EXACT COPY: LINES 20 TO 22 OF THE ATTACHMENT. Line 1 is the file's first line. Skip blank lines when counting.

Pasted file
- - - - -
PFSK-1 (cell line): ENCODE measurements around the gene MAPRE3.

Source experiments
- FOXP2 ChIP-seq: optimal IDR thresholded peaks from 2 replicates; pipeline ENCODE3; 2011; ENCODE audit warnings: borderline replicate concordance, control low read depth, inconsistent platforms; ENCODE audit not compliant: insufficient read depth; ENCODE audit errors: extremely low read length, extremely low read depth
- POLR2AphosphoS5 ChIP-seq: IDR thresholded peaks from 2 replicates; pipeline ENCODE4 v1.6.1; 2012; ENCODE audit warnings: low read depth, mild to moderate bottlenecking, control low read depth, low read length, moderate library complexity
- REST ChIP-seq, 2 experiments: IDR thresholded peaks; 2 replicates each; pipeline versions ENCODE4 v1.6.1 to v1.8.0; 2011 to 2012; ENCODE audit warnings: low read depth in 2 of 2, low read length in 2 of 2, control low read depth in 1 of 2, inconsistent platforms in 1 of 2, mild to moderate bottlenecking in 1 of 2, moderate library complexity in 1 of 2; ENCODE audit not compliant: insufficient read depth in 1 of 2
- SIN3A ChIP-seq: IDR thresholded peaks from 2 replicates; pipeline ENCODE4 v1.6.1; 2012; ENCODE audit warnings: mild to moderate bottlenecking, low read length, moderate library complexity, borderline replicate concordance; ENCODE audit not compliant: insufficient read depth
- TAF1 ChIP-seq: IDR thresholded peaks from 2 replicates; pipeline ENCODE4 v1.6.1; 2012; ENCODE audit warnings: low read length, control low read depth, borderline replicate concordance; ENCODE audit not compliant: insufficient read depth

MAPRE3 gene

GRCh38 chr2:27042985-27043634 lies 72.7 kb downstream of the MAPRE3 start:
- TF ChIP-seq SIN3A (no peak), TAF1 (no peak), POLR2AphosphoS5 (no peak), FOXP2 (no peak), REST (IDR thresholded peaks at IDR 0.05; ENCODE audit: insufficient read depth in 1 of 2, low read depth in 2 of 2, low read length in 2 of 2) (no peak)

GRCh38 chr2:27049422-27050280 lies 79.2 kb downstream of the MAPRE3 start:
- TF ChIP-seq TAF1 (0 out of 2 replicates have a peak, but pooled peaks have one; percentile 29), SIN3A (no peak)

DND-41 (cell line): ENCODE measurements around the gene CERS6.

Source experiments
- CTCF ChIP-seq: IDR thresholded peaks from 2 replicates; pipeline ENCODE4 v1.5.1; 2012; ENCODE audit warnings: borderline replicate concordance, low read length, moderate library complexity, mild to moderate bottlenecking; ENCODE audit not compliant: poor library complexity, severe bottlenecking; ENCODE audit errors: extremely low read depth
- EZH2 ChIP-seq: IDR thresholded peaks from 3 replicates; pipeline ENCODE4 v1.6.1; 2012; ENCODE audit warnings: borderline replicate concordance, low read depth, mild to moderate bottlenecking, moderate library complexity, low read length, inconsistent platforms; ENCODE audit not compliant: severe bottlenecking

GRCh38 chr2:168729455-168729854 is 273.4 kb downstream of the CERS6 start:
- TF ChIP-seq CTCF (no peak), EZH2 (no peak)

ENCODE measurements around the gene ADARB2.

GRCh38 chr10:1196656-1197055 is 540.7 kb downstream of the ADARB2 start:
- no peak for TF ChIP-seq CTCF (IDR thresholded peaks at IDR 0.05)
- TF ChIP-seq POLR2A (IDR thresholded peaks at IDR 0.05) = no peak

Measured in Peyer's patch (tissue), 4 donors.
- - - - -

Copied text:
GRCh38 chr10:1196656-1197055 is 540.7 kb downstream of the ADARB2 start:
- no peak for TF ChIP-seq CTCF (IDR thresholded peaks at IDR 0.05)
- TF ChIP-seq POLR2A (IDR thresholded peaks at IDR 0.05) = no peak